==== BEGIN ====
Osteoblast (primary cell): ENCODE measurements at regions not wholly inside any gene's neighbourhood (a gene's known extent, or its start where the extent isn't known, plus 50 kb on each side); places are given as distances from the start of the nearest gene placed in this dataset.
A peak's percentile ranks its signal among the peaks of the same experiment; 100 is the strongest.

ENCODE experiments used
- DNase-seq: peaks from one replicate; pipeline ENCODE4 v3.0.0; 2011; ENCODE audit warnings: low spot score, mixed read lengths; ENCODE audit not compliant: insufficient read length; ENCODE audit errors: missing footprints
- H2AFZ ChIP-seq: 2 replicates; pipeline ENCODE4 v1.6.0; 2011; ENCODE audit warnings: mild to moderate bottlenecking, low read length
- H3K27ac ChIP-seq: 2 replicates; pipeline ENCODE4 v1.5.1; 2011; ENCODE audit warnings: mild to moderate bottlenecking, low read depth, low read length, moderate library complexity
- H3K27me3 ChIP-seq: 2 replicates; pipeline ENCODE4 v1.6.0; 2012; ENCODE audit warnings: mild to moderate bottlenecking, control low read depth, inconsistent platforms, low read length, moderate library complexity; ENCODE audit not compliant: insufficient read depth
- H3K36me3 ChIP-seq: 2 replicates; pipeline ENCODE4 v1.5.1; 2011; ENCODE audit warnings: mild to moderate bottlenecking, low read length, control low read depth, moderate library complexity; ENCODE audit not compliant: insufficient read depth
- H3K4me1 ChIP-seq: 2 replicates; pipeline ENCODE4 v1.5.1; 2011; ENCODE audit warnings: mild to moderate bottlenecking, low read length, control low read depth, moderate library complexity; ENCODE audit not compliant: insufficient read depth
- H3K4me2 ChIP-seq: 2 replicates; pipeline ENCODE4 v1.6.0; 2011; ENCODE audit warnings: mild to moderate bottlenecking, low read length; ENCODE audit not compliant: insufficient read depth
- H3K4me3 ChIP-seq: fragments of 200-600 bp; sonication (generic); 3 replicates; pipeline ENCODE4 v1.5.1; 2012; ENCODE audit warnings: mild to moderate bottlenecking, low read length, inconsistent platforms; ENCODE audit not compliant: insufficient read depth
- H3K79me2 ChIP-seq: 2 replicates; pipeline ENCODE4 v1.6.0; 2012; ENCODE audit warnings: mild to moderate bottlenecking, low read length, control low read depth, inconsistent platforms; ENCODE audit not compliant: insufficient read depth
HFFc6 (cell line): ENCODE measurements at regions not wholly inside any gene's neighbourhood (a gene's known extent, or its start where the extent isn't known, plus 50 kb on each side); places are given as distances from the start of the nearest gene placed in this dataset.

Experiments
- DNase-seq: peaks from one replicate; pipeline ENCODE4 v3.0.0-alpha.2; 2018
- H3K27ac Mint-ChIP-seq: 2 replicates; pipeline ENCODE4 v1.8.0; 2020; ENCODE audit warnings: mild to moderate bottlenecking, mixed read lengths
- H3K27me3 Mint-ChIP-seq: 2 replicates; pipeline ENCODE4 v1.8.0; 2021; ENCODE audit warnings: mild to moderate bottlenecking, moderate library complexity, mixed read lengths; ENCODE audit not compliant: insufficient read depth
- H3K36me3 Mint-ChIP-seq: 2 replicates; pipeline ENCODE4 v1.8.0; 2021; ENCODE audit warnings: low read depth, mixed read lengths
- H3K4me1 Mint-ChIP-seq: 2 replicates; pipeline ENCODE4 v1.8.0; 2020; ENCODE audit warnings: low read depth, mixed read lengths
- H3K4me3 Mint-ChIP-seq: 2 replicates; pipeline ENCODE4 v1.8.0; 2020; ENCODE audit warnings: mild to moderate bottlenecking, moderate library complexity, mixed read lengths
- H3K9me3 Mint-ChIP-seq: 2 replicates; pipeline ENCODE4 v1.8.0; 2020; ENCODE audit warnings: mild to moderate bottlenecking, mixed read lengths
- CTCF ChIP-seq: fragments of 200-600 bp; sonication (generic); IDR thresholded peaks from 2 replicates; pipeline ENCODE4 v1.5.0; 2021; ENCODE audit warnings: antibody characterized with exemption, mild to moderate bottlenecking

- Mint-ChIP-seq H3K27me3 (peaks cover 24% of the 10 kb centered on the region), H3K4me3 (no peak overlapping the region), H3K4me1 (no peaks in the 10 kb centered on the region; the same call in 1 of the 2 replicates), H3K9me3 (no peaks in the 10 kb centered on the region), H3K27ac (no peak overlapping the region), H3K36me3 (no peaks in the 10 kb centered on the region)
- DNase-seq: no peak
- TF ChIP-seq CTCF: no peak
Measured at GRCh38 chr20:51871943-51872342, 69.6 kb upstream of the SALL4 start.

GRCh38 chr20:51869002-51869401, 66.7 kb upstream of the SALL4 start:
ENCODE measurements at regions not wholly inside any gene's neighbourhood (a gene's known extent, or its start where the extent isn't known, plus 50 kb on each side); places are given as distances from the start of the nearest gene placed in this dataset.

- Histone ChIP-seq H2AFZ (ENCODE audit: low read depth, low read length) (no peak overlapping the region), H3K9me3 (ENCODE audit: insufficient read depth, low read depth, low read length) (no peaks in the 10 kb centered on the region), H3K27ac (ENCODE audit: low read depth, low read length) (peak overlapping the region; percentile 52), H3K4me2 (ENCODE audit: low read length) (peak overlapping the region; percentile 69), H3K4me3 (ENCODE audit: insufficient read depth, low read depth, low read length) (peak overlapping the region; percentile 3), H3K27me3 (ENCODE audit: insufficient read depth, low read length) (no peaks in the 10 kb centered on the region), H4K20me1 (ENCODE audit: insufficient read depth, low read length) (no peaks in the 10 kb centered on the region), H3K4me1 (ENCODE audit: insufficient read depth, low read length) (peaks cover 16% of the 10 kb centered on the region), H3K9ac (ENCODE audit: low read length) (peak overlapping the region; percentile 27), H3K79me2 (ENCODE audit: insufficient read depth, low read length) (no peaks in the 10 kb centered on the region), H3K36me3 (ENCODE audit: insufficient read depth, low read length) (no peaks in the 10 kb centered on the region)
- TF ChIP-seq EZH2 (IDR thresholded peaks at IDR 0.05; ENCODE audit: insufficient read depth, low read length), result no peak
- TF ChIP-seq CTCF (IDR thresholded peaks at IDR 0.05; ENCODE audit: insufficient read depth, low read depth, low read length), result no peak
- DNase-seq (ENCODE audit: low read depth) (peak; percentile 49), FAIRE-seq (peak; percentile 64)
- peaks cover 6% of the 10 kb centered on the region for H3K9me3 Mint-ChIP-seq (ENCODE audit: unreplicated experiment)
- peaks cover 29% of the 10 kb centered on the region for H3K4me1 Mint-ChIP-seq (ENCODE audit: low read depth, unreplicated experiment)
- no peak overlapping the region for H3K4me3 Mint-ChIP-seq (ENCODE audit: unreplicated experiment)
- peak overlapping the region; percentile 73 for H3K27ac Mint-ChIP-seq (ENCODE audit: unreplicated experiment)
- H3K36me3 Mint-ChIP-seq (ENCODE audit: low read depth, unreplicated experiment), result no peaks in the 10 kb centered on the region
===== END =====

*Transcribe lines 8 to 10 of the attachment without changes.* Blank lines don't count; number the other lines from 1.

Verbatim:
- H3K36me3 ChIP-seq: 2 replicates; pipeline ENCODE4 v1.5.1; 2011; ENCODE audit warnings: mild to moderate bottlenecking, low read length, control low read depth, moderate library complexity; ENCODE audit not compliant: insufficient read depth
- H3K4me1 ChIP-seq: 2 replicates; pipeline ENCODE4 v1.5.1; 2011; ENCODE audit warnings: mild to moderate bottlenecking, low read length, control low read depth, moderate library complexity; ENCODE audit not compliant: insufficient read depth
- H3K4me2 ChIP-seq: 2 replicates; pipeline ENCODE4 v1.6.0; 2011; ENCODE audit warnings: mild to moderate bottlenecking, low read length; ENCODE audit not compliant: insufficient read depth